The potential move of the Loudoun County court facilities from Leesburg would hurt businesses, change the character of the historic downtown and set back efforts to revitalize the area, some downtown Leesburg business owners say.

The county’s Finance, Government Services and Operations Committee is considering several options for expanding court facilities to meet increasing caseloads and other needs resulting from Loudoun’s rapid population growth. Moving the Circuit, General District and Juvenile and Domestic Relations courts outside the town limits is one proposal being considered.

Other options include moving some but not all of the courts or expanding the facilities downtown.

Waily Whang, owner of China King’s Restaurant, said Leesburg’s downtown “is special because of the courts. We have people who go to court, then come here for a quick lunch.”

Jane Shihadeh, co-owner of Shoes Cup and Cork Club, agrees. “I think it would have a huge impact on the morning coffee business, and all day long,” she said.

Shihadeh said many of her customers are judges, jurors and lawyers and their clients. “Most of our current customers come from the court buildings across the street,” she said. “They are foot traffic, and since parking is such an issue, we all like to have those people who can just walk across the street.”

Carrie Gustavson Whitmer, general manager and co-owner of Lightfoot, said the restaurant also gets “a lot of business” from the courts. “Of course we are concerned,” she said. “Everybody wants them to stay.”

Some business owners also said that restaurants are not the only ones who would be affected by relocating the courts. Leesburg Vintner owner Mike Carroll said the move would also hurt the wine shop, which he has owned at King and Loudoun streets for 24 years.

“I know a lot of the attorneys and judges, and they’ll stop in here and buy a bottle of wine or two. [If the courts] leave, I’ll never see them again,” he said. “Didn’t they just spend a lot of money on [the facilities] a few years ago? I don’t see how they can pull out now.”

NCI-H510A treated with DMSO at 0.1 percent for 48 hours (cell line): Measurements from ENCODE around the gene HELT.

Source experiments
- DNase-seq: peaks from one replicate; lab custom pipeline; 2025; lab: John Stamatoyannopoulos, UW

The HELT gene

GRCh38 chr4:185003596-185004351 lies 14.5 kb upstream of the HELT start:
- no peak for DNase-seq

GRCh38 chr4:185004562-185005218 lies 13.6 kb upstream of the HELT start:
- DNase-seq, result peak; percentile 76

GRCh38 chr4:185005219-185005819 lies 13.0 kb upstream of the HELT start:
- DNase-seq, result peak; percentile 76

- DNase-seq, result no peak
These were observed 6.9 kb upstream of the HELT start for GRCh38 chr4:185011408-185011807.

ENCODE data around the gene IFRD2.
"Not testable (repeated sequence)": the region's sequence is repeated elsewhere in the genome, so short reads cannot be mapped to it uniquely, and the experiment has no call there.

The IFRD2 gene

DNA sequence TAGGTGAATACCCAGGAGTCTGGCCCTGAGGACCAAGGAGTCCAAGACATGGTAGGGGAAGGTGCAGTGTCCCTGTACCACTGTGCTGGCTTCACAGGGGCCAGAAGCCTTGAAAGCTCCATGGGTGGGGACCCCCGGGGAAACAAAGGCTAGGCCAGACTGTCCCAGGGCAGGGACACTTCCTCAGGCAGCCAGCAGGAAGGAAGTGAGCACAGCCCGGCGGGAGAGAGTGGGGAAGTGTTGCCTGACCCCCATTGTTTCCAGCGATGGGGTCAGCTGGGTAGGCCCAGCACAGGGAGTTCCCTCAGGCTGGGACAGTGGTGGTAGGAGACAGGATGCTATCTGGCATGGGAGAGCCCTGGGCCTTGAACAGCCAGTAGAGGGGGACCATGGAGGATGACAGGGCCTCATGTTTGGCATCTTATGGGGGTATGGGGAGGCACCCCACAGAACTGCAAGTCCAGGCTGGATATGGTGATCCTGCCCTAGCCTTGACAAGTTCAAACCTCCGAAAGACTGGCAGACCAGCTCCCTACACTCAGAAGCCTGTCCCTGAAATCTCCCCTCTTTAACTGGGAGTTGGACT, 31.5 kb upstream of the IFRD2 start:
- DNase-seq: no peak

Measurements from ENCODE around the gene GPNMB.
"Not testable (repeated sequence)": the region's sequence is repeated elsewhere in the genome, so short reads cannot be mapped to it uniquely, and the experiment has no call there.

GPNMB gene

The county completed the first two phases of the courts expansion between 1997 and 2004, at a cost of about $32 million. The third phase of the project originally called for further expansion of the courts complex east of Church Street, on the former jail site.

But after concerns were raised about security issues, increased traffic and the limited availability of land for additional expansion, the county’s finance committee began exploring options for moving court facilities to a county-owned site off Sycolin Road, near Leesburg Executive Airport.

The county estimates that the cost of moving all three courts outside Leesburg would be $127.4 million — about $74 million more than the $53.7 million that is included in the county’s adopted capital improvement program for the next phase of expansion.

Michael O’Connor, co-chairman of Leesburg’s Downtown Improvement Association, said the possible moving of the courts “flies in the face” of efforts his group and others have made to rejuvenate the downtown. O’Connor owns Palio’s restaurant and other downtown properties.

“From a business perspective, it’s just not good business to move that entire complex elsewhere,” O’Connor said. “It’s where it’s all happening now. Anyone that is involved in the business of the county is used to the county complex and is able to maneuver through that arena.

“A lot of businesses in Leesburg enjoy the participation of people who either work in the complex, work with the complex, or are involved in the business of the county,” O’Connor said. “So the premise of moving it all — outside of the huge cost to the county, to the town, the loss of the business continuum — I think would be a huge shame.”

On Oct. 22, the finance committee received comments on the courts expansion options from several invited “stakeholders,” including representatives of the county’s judicial, legal and law enforcement communities. Owners of downtown businesses were not represented at the meeting. However, Leesburg Mayor Kristen C. Umstattd said the town’s economic development commission had voted in favor of keeping the courts downtown.

The finance committee is scheduled to discuss the issue again Tuesday. The meeting was originally scheduled for Nov. 26.